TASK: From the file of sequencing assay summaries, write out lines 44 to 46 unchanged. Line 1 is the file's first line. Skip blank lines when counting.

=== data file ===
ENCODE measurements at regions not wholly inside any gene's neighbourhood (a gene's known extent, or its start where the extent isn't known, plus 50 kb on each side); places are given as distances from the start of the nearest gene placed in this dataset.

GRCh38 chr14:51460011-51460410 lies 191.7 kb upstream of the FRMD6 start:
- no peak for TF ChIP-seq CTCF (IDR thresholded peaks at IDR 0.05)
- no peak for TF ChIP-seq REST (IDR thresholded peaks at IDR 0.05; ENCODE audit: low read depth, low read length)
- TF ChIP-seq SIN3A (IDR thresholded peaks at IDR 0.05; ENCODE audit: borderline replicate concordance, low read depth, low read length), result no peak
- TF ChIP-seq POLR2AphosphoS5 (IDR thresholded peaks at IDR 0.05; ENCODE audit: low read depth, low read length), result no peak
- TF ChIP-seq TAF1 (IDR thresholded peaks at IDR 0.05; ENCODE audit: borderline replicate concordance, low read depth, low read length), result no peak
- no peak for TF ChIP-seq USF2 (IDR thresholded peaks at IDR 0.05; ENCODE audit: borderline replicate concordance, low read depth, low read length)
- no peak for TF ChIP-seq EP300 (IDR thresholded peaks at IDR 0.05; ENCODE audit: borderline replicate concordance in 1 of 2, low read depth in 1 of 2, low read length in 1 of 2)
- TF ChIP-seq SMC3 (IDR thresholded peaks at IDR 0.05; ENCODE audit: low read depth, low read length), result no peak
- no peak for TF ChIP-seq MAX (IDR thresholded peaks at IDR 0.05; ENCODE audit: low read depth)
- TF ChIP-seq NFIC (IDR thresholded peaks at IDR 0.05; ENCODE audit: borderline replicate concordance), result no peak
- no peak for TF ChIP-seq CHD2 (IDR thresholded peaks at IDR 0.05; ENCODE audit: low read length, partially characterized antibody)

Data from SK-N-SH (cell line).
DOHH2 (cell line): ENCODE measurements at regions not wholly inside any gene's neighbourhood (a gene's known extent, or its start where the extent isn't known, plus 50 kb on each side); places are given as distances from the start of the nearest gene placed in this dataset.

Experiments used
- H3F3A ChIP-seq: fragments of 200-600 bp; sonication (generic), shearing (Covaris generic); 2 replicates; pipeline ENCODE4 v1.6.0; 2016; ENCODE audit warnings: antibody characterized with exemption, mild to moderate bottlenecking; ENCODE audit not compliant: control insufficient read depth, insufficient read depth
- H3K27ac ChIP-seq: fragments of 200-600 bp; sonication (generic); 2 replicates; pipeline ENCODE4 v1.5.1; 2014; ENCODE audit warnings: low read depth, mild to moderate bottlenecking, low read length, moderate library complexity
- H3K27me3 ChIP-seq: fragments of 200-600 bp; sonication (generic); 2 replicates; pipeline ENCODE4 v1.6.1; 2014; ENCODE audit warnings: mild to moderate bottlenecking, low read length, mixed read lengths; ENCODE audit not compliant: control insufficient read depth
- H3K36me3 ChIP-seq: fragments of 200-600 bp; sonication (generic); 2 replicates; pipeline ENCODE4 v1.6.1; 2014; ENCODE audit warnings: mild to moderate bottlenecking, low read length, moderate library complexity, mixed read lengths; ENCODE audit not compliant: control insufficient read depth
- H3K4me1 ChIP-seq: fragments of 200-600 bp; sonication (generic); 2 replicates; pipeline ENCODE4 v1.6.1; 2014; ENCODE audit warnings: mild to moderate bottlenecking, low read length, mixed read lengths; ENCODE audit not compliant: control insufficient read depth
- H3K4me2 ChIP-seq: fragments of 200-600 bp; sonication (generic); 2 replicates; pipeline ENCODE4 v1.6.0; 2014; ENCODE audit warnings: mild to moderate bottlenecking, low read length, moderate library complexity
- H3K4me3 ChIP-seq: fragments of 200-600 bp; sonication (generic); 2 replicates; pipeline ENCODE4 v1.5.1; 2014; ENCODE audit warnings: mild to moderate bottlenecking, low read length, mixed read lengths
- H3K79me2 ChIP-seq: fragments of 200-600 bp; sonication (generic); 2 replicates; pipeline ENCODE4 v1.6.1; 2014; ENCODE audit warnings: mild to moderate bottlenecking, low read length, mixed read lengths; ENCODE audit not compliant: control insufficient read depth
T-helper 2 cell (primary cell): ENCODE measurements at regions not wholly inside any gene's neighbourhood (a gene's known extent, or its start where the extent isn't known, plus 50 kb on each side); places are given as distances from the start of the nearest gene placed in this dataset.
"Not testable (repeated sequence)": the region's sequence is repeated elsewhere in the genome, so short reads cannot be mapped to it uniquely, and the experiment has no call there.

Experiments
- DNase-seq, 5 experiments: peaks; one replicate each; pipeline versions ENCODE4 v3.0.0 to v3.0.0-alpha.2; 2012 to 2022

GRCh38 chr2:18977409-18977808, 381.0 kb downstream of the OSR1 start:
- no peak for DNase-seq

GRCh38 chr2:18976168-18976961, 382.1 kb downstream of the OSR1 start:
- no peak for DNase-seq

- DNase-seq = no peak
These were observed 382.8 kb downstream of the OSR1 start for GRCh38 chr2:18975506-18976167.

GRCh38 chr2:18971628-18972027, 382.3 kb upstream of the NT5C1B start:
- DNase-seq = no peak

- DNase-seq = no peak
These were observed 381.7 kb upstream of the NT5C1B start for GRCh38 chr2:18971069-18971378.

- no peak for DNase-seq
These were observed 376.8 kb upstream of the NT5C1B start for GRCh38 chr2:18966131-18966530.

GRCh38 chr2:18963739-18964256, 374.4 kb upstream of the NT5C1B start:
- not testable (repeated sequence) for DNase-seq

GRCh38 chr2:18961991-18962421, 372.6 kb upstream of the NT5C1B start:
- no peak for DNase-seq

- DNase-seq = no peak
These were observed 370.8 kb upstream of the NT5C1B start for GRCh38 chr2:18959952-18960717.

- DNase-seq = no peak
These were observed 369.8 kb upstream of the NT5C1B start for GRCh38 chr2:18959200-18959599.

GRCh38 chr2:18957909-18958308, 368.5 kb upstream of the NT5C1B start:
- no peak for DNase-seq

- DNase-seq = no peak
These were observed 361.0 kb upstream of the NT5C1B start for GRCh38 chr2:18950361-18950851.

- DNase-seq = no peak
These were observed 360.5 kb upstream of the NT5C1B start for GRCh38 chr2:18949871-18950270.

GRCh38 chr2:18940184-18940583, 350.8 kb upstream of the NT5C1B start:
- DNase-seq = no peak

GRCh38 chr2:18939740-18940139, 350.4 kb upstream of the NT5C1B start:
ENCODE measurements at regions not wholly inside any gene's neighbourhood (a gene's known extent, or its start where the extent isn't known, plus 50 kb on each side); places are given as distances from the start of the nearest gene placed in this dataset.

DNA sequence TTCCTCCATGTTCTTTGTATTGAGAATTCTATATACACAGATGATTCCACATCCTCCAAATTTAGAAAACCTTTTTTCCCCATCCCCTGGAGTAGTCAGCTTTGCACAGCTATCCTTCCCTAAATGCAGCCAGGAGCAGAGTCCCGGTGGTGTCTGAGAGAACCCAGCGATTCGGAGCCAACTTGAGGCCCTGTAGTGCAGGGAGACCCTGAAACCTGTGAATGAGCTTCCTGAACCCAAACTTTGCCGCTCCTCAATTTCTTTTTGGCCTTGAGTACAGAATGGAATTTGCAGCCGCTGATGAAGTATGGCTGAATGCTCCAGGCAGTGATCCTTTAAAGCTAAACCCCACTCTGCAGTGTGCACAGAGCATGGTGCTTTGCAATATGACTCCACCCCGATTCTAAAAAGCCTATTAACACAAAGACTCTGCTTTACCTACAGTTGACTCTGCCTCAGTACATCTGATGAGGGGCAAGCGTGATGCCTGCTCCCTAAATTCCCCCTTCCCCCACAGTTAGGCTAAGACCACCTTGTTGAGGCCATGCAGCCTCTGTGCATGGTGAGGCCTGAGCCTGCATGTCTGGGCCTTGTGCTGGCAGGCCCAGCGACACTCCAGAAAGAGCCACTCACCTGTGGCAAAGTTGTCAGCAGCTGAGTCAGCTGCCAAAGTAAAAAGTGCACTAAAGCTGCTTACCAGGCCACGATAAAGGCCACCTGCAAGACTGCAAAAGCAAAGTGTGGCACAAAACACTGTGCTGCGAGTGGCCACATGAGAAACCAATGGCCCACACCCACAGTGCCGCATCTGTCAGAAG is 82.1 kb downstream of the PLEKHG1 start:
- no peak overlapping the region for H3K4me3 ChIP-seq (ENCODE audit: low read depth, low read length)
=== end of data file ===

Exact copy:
- no peak for DNase-seq

- DNase-seq = no peak
These were observed 370.8 kb upstream of the NT5C1B start for GRCh38 chr2:18959952-18960717.